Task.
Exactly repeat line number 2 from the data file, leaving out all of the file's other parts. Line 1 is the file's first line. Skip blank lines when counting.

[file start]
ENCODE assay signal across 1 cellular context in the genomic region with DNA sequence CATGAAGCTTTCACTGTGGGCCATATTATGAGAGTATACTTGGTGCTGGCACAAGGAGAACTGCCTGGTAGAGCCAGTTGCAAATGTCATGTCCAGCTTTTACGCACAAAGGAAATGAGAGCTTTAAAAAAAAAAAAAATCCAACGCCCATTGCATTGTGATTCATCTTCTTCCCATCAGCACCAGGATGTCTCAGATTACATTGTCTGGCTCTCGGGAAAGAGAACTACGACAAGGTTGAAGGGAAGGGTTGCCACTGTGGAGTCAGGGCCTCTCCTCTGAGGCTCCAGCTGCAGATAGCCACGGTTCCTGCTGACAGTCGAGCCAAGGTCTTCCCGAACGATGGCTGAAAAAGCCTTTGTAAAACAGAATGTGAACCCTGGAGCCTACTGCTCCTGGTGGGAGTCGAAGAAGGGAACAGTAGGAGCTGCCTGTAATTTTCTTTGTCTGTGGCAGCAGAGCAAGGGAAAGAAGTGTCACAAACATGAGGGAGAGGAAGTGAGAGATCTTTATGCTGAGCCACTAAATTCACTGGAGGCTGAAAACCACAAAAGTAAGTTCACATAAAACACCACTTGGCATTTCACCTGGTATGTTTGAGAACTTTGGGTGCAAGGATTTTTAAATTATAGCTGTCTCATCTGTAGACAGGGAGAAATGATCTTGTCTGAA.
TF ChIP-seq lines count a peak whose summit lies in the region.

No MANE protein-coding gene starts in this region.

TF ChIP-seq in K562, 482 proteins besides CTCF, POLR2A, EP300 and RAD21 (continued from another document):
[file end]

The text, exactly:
TF ChIP-seq lines count a peak whose summit lies in the region.